The other day, I did some Googling and, for balance, Binging, for a compound word that popped into my head: hyper-thesis. It popped in along with the idea that value-flow-quality stood for something bigger than the sum of its parts. I’m fully aware that giving something a label can have less than desirable effects. Yet – and call me foolish – I wanted to give this “something bigger” a name. As I tried various labels, none seemed to fit. What I was learning was what this something bigger isn’t.
It’s not a hypothesis. It may comprise of a number of hypotheses, but in and of itself it isn’t one. At Emergn we often use qualifiers with value, flow, and quality. We speak of increasing value, improving flow, and advancing quality. Doing this creates a multitude of hypotheses. So much so that discussing them here would take too long — let’s do it another time. The upshot, however, is that VFQ isn’t by itself a hypothesis.
I could drag this out and bore you with how I successively dismissed a number of words which I thought might fit: thesis, theory, metatheory, approach, method, practice. I won’t. I won’t because all of them seemed to fall into the same pattern as my line of thought for hypothesis. In other words, the elements of VFQ comprise of or are backed by these other things. I was getting a little frustrated. Then, pop, hyperthesis appeared.
I couldn’t find a dictionary entry for it – the word doesn’t seem to formally exist in our vocabulary. The search engines didn’t return much either. In fact, only two proved interesting: one and two. Perhaps I’m guilty of the same thing that the authors of both these entries were being accused of by the people who decided to respond to them? Upon a little reflection, although I don’t mean to philosophise, I probably am. Still, I think there’s something to the hyperthesis thinking.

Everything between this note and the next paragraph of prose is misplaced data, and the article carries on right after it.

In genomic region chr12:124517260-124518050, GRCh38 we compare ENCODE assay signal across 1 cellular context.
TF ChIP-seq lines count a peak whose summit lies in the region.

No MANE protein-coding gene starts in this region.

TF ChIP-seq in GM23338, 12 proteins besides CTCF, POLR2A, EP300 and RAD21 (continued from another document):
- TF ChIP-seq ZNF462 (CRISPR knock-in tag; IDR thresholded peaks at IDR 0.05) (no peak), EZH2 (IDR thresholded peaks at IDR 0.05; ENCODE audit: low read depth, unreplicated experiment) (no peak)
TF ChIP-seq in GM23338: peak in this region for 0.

First, there’s an aspect of oneness behind VFQ; value, flow, and quality can stand on their own and be considered independently, but they work best when considered as a whole, systems-thinking style. Second, VFQ has a fourth dimension in that increasing value, improving flow, and advancing quality are all about change. Consequently, applying the hyper- prefix would be consistent with its use in mathematics where it generally denotes things of four or more dimensions. Third, given that one of the meanings of thesis is a proposition advanced by a person offering to maintain it through argument, a hyper–thesis could mean a whole collection of individual theses which by itself is useful and meaningful, as a whole. Fourth, and presumably in line with the thinking that the search engines returned, when contrasted with hypothesis in its meaning of “something to be tested”, a hyperthesis could mean something where the contributing hypotheses, theories and practices have repeatedly stood up to tests and scrutiny. In other words, a hyperthesis would be something for which there’s overwhelming evidence, especially if the subject matter is qualitative. I think VFQ is just that.
But if VFQ is a hyperthesis, then what is it a hyperthesis of? At Emergn, we often refer to VFQ as a framework. It is that, but I think it is also more than that. I think VFQ is hyperthetic of the way that modern organisations work. Or the way they ought to work. It applies equally to lean startups, product developers, discrete manufacturers and service providers. Sure, “hyperthesis”, doesn’t have a nice marketing ring to it. The question I’m asking is whether it rings true? Hyperthetically speaking, of course.